WASHINGTON, November 13, 2019—Ethiopia is one of the fastest growing countries in the world. Its current population of over 100 million is expected to double in the next 30 years, hitting 210 million by 2060. Due to this accelerated surge in population growth, the country is facing a critical challenge of creating enough jobs.
The Ethiopian government identified industrialization as the means to transform the economy, reduce poverty, provide jobs, and achieve the ambitious aim of transitioning the economy to lower-middle-income status by 2025. But growth in the manufacturing sector lags.
The country looked to a new model to promote growth and create jobs. Given the importance of small and medium enterprises (SMEs) to the Ethiopian economy, the government started focusing on private sector growth and support for SME competitiveness, to help facilitate the creation of three million jobs each year.
Burayu Development PLC is a small sized firm based in Addis Ababa that has been providing boxing and labeling services to businesses in and around the capital city since 2012. The expansion of industrial parks (IPs) offered Burayu an opportunity to grow and further develop its business. However, the company quickly realized that it did not have the capacity to meet the demands of the firms within these IPs.
That all changed in September 2017 when Burayu’s system was upgraded to meet the demands of buyers as one of the beneficiaries of the World Bank-funded Ethiopia Competitiveness and Job Creation project (CJC). The project aims to attract investments and improve the competitiveness of companies in select industrial parks (IPs)—Bole Lemi I & II and Kilinto in Ethiopia.
SMEs in Ethiopia are significantly underserved and in 2012/3 received only 7 percent of the overall lending portfolio in the financial sector, among the lowest shares in Sub-Saharan Africa. The CJC project set up a matching grant fund to alleviate these constraints and with the project covering half the cost of a new packaging machine and the recruitment of experts, Burayu was able to meet demands and supply its products to firms in Bole Lemi, Hawasa, and Mekelle Industrial Parks. This resulted in more than $97,000 in additional sales as well as creating many new job opportunities for members of neighboring communities.
Without the project’s support, explains Mr Bekele Andargie, the general manager of Burayu Development PLC, the company would have found it difficult to buy the equipment and hire more people or expand the business into other IPs.
The CJC project started in 2014 to support Ethiopia’s industrialization efforts and help create more jobs. The project has been supported and complemented by the World Bank’s multi-donor partnership, the Competitiveness Industries and Innovation Program (CIIP). CIIP-funded activities complementing the CJC project have been supporting the attraction of the private investment in the IPs; contributing to the government’s industrialization agenda by strengthening the legal, policy, and institutional framework of IPs; facilitating stronger links between the IPs and the local economy; and enhancing domestic SME growth which is critical for job creation. CIIP-funded activities helped improve the quality of the IP infrastructure and governance, leading to increased investor interest and the facilitation of over $101 million in sales in the Bole Lemi I.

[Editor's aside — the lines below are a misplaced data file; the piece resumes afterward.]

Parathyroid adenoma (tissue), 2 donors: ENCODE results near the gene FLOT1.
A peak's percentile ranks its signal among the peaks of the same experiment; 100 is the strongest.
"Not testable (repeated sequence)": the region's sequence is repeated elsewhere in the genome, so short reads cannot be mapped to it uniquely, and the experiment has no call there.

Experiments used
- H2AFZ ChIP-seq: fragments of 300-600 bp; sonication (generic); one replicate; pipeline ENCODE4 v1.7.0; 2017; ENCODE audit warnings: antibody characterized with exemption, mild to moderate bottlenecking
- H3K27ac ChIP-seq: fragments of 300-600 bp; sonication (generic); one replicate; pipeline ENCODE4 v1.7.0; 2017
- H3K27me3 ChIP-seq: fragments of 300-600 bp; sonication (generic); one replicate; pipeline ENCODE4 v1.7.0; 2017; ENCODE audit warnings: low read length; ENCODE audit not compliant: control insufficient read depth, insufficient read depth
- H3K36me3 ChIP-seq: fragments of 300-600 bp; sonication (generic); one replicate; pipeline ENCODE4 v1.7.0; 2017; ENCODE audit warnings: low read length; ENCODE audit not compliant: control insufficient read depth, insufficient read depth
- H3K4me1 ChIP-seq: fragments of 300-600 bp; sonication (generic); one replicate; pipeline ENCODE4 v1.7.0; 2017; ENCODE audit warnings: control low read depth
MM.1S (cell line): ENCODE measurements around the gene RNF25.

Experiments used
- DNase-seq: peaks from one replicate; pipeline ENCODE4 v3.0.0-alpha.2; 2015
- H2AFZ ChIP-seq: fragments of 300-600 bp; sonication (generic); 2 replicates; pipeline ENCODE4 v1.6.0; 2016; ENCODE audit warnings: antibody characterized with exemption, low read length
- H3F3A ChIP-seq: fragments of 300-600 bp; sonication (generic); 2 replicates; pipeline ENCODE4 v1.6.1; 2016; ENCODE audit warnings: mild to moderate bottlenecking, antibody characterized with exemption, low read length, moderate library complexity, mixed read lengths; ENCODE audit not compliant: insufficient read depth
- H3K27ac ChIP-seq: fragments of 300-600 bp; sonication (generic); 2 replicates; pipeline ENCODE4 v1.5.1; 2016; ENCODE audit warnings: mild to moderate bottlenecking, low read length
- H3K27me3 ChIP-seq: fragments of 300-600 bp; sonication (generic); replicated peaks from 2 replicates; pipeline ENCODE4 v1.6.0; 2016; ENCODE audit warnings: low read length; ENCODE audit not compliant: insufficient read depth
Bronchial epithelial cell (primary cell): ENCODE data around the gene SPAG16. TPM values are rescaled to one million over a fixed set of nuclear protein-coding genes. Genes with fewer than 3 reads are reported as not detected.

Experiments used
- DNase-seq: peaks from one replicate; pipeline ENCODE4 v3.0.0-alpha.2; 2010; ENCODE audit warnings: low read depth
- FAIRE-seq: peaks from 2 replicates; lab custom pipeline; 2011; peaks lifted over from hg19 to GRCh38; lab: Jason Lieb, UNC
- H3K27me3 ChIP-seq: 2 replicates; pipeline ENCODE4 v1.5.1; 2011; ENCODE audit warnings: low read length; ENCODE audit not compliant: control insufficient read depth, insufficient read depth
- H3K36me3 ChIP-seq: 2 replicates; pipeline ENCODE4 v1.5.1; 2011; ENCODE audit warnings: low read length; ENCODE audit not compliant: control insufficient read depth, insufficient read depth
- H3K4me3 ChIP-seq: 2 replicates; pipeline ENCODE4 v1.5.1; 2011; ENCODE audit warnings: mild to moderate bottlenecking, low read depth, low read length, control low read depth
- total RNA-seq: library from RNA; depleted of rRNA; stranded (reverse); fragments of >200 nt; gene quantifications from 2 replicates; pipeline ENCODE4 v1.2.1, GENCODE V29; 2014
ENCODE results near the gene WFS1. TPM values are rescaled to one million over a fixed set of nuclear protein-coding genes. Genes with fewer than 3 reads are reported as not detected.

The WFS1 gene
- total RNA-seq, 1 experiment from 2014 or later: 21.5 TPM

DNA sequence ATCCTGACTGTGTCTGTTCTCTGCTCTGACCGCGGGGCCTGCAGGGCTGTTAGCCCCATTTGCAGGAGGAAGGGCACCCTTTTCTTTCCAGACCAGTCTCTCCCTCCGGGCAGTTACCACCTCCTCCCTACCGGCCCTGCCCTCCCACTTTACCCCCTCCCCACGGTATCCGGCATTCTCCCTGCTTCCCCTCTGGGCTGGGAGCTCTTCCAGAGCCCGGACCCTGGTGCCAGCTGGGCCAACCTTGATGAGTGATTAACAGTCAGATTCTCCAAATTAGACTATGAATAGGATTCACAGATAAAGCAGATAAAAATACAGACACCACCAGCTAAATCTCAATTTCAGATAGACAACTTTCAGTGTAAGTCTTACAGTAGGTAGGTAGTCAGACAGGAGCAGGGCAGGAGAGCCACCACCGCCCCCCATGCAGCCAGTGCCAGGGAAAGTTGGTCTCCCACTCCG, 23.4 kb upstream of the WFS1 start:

The CIIP and CJC project’s Business to Business (B2B) Linkages program supported local suppliers such as Burayu Development by providing funding for machinery upgrades and technical assistance. It also helped create connections with foreign direct investment firms in the IPs. As a result, the beneficiaries of the B2B Linkages program generated over $390,000 in additional sales to the IPs ; benefitting Ethiopian communities and its growing SME sector.
Kilinto and Bole Lemi-II completed construction activities in the summer of 2019, which included providing quality industrial infrastructure for manufacturing in strategic sectors such as garment, textiles, and pharmaceuticals. With technical assistance support from CJC and CIIP, the government is also in the process of awarding contracts to foreign investors and the full operationalization of the parks is expected in 2020. The two new IPs have already attracted $55 million of private investment. In November 2019, one of the new tenants in the Bole Lemi II IP – Soufflet Malt Ethiopia, a subsidiary of French company Groupe Soufflet –secured a $20 million investment from IFC.
When these two IPs become operational, activities linked to them are expected to create an additional 46,000 jobs, of which 64% will be for women, and the total sale of goods and services linked to the two parks is targeted at $100 million before the CJC project closes in June 2021.